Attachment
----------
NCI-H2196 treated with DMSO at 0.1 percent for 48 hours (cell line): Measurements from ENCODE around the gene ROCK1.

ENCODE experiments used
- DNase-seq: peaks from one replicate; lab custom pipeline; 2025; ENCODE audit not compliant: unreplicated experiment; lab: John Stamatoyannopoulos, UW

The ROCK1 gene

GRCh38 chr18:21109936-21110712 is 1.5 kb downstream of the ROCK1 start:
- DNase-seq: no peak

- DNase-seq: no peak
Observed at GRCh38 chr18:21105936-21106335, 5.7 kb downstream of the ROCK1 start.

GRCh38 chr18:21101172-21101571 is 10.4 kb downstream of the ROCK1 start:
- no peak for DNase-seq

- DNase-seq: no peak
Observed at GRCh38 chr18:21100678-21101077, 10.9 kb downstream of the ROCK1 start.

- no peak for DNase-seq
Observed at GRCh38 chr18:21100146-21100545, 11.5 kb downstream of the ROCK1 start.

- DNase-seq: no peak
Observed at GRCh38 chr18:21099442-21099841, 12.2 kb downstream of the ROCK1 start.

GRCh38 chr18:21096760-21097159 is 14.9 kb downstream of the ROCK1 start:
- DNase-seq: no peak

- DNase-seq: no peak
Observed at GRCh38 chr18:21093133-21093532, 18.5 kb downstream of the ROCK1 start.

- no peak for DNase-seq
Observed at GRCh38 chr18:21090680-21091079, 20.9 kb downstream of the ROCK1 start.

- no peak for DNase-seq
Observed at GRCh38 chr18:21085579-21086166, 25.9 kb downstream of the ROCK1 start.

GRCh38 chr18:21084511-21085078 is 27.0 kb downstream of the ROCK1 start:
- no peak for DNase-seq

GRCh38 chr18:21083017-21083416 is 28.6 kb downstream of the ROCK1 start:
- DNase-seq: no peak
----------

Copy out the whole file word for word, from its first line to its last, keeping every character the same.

NCI-H2196 treated with DMSO at 0.1 percent for 48 hours (cell line): Measurements from ENCODE around the gene ROCK1.

ENCODE experiments used
- DNase-seq: peaks from one replicate; lab custom pipeline; 2025; ENCODE audit not compliant: unreplicated experiment; lab: John Stamatoyannopoulos, UW

The ROCK1 gene

GRCh38 chr18:21109936-21110712 is 1.5 kb downstream of the ROCK1 start:
- DNase-seq: no peak

- DNase-seq: no peak
Observed at GRCh38 chr18:21105936-21106335, 5.7 kb downstream of the ROCK1 start.

GRCh38 chr18:21101172-21101571 is 10.4 kb downstream of the ROCK1 start:
- no peak for DNase-seq

- DNase-seq: no peak
Observed at GRCh38 chr18:21100678-21101077, 10.9 kb downstream of the ROCK1 start.

- no peak for DNase-seq
Observed at GRCh38 chr18:21100146-21100545, 11.5 kb downstream of the ROCK1 start.

- DNase-seq: no peak
Observed at GRCh38 chr18:21099442-21099841, 12.2 kb downstream of the ROCK1 start.

GRCh38 chr18:21096760-21097159 is 14.9 kb downstream of the ROCK1 start:
- DNase-seq: no peak

- DNase-seq: no peak
Observed at GRCh38 chr18:21093133-21093532, 18.5 kb downstream of the ROCK1 start.

- no peak for DNase-seq
Observed at GRCh38 chr18:21090680-21091079, 20.9 kb downstream of the ROCK1 start.

- no peak for DNase-seq
Observed at GRCh38 chr18:21085579-21086166, 25.9 kb downstream of the ROCK1 start.

GRCh38 chr18:21084511-21085078 is 27.0 kb downstream of the ROCK1 start:
- no peak for DNase-seq

GRCh38 chr18:21083017-21083416 is 28.6 kb downstream of the ROCK1 start:
- DNase-seq: no peak